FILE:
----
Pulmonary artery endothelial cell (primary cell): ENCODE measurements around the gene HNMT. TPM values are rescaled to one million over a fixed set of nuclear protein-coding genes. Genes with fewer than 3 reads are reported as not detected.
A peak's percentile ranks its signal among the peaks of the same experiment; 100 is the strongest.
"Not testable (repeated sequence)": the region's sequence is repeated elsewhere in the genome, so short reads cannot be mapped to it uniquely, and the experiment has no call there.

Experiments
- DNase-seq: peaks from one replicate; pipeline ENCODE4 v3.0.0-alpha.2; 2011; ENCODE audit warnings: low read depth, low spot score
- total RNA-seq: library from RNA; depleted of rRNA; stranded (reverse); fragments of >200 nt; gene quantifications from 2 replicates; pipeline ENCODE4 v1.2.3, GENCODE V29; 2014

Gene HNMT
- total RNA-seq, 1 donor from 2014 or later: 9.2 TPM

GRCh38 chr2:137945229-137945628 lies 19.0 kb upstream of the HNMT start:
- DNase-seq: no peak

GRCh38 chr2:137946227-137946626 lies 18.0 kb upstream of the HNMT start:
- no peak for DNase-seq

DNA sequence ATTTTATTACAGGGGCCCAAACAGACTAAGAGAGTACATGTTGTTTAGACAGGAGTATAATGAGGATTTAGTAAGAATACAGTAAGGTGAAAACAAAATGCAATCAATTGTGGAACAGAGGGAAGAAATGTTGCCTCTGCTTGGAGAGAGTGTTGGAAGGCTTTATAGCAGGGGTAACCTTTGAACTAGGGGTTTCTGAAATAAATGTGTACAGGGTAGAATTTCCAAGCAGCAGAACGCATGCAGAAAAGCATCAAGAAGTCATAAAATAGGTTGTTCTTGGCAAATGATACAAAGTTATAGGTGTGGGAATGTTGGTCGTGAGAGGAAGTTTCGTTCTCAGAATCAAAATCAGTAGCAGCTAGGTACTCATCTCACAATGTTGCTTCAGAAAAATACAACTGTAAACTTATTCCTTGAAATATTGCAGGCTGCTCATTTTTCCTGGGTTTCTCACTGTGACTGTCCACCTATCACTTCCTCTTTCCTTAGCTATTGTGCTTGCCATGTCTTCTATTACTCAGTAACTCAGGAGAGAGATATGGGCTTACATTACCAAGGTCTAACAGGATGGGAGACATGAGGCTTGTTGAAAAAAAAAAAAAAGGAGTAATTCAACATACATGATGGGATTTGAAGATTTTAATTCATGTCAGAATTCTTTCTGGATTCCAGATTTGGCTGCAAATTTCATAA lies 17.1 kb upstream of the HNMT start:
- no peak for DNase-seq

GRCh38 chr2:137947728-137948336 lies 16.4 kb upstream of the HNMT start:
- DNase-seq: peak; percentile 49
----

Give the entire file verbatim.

Pulmonary artery endothelial cell (primary cell): ENCODE measurements around the gene HNMT. TPM values are rescaled to one million over a fixed set of nuclear protein-coding genes. Genes with fewer than 3 reads are reported as not detected.
A peak's percentile ranks its signal among the peaks of the same experiment; 100 is the strongest.
"Not testable (repeated sequence)": the region's sequence is repeated elsewhere in the genome, so short reads cannot be mapped to it uniquely, and the experiment has no call there.

Experiments
- DNase-seq: peaks from one replicate; pipeline ENCODE4 v3.0.0-alpha.2; 2011; ENCODE audit warnings: low read depth, low spot score
- total RNA-seq: library from RNA; depleted of rRNA; stranded (reverse); fragments of >200 nt; gene quantifications from 2 replicates; pipeline ENCODE4 v1.2.3, GENCODE V29; 2014

Gene HNMT
- total RNA-seq, 1 donor from 2014 or later: 9.2 TPM

GRCh38 chr2:137945229-137945628 lies 19.0 kb upstream of the HNMT start:
- DNase-seq: no peak

GRCh38 chr2:137946227-137946626 lies 18.0 kb upstream of the HNMT start:
- no peak for DNase-seq

DNA sequence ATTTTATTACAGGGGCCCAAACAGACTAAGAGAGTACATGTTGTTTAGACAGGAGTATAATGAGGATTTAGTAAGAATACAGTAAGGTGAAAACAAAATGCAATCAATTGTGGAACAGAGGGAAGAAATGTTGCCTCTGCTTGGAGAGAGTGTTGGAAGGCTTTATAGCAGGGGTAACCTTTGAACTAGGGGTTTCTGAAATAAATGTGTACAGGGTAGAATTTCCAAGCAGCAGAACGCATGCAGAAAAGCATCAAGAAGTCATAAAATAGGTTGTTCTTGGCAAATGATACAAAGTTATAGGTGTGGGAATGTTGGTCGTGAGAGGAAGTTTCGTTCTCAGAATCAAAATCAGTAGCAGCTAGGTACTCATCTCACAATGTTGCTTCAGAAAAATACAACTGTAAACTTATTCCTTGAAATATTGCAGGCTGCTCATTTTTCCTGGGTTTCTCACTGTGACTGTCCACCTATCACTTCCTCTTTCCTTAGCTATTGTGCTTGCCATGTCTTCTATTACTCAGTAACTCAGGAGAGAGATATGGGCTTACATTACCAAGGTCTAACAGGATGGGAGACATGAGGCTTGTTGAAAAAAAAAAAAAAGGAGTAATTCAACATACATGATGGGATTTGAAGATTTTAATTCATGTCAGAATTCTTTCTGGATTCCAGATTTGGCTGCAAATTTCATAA lies 17.1 kb upstream of the HNMT start:
- no peak for DNase-seq

GRCh38 chr2:137947728-137948336 lies 16.4 kb upstream of the HNMT start:
- DNase-seq: peak; percentile 49